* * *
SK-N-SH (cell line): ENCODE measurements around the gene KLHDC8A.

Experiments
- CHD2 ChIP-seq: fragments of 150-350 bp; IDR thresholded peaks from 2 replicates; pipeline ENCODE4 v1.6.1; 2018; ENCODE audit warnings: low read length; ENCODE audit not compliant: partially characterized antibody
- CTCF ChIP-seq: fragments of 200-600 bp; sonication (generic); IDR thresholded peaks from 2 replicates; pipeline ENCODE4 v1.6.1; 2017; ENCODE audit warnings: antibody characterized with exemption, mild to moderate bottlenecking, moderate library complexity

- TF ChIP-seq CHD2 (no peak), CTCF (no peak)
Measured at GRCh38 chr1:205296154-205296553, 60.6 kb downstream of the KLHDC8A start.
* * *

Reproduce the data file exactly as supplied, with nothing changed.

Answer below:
SK-N-SH (cell line): ENCODE measurements around the gene KLHDC8A.

Experiments
- CHD2 ChIP-seq: fragments of 150-350 bp; IDR thresholded peaks from 2 replicates; pipeline ENCODE4 v1.6.1; 2018; ENCODE audit warnings: low read length; ENCODE audit not compliant: partially characterized antibody
- CTCF ChIP-seq: fragments of 200-600 bp; sonication (generic); IDR thresholded peaks from 2 replicates; pipeline ENCODE4 v1.6.1; 2017; ENCODE audit warnings: antibody characterized with exemption, mild to moderate bottlenecking, moderate library complexity

- TF ChIP-seq CHD2 (no peak), CTCF (no peak)
Measured at GRCh38 chr1:205296154-205296553, 60.6 kb downstream of the KLHDC8A start.